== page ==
About this ‘country reputation’ fad after last week’s summit in Washington and the coming one in London..maybe the World Bank has got it right?

Last week in Washington DC, 150 Senior Public Relations Professionals -from as many powerful private US corporations- gathered by the PR Coalition (an organization which comprises many American professional associations representing overall some 50 thousand members), met with the leaders of the State Department to discuss how enhancing joint programs between public and private sector may help in improving the world reputation of the United States (Copyright 2007 HT Media Ltd final.doc)..
In only a few weeks in London, thanks to the initiative of The Management School-Europe, many UK and international senior public relations professionals (disclosure: yours truly included) will publicly discuss the status of the international reputation of the UK (TMS Summit advert final.pdf ).

I have also recently learned that the World Bank is attempting to assist developing country governments to consider (what the organization defines as..) their international reputation as a highly relevant indicator of development…. and plans to introduce this indicator as an objective element when deciding if and on what conditions funds will be granted.

I am sure that each of you can think (and inform us..?) of other recent items which relate to this ‘country reputation’ fad which is so close if not overlapped to the profession we practice.

There is little doubt in my mind that the US and UK initiatives -although different in origin, nature of organizers, participants, scope and presumable consequences- stem from an acute awareness that those two countries have, in these recent years, been going ‘down the drain’ in terms of attracting consensus and respect from publics within and outside their geographical borders.
From Washington, impressively expensive and elaborated public relations programs have consistently failed.. and one wonders, for example, if and how the lofty and archaic  language used in the final document of the DC meeting last week (Copyright 2007 Federal Information and News Dispatch 1.doc), including the triumphal announcement of the oh-so-corny! Benjamin Franklin Annual Award, will add any value to any of the three strategic priorities Karen Hughes cited in her remarks, as they are expressed in the official document.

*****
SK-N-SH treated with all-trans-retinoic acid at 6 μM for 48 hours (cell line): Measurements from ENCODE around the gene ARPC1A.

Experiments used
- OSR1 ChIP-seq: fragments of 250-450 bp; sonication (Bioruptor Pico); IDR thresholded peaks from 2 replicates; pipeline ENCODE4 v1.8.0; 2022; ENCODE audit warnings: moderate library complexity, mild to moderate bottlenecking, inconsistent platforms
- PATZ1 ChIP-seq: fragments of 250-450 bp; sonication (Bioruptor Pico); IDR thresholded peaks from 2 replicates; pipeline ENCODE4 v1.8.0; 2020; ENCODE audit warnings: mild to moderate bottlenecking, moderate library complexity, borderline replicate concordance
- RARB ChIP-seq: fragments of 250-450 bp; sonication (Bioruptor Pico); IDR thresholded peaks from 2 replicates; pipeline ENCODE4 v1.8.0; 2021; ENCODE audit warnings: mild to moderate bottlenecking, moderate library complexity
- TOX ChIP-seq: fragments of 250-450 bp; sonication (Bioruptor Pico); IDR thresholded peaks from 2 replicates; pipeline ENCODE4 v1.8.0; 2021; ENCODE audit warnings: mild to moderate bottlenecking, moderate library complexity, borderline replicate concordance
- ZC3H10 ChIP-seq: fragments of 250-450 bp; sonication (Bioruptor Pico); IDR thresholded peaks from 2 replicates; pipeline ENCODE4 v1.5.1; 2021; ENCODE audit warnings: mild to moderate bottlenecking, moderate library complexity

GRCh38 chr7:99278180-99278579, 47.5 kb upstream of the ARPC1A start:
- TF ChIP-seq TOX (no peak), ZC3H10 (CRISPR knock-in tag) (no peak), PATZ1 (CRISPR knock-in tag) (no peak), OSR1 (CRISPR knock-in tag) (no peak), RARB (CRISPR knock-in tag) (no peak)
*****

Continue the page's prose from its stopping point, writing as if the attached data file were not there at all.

Having said this, and contrary to the many boomerang so-called pr programs recently undertaken by the Administration which have in fact produced negative results, I do not see how these can harm, and this marks one ironic sign of progress (but only if other negative programs are discontinued, of course), as much as it is –helas!- a sign of their fragility, although some light may be read in this follow up release ( FOR IMMEDIATE RELEASE AND POSTING.doc) which has just been issued….
As for London, after the magic of the first years of Cool Britannia’s incredible international success which succeeded in projecting the UK as the most admired country in the world, mostly –I would say to briefly sum it up- sleaziness of power led to a chain of dramatic mistakes which have greatly contributed to the worldwide decline and fall of that love affair.
This, only to say that I am sure that all the participants of the Washington and London meetings are very well aware that -if anything- reputation is the result of organizational behaviour and effective communication plus…. a thousand other variables which are not manageable, i.e. nor, therefore, measurable.
If this is so, the communication aspect is important -yes!- but only a consequence of the organizations behaviours. Of course… it matters very much if communication is dealt with effectively or poorly…however, organizations cannot seriously attribute their failures to rotten communication.
But they can certainly improve their behaviours if they are willing to change and listen carefully to the expectations of their stakeholders.
No mention of this aspect in any of the DC documents which are publicly available…
By the far more interesting and promising, as much as loaded with risks, is the rumoured new World Bank approach to funding.
If the reasoning behind it is to persuade (with arguments, education and privileged access to funds) developing governments and their elites:

°that the level of their country’s international perceived identity (let’s drop the term reputation, please!) is an essential element of attraction for investments, tourism, intellectual and social capital as well as for the well being and happiness of their citizens;

°that its relevance is not dissimilar than the relevance of infrastructures and fiscal processes;

but most importantly,

°that the actions of those governments and elites are prime contributors to that perceived identity; and

°that such actions must take into consideration the expectations of stakeholders (not only internal but also external, objective by objective)….

then this policy could well fly, also reverberating beneficial effects on the oh-so-antique-and-traditional model of public relations adopted by the supposedly two most advanced public relations countries of the world…
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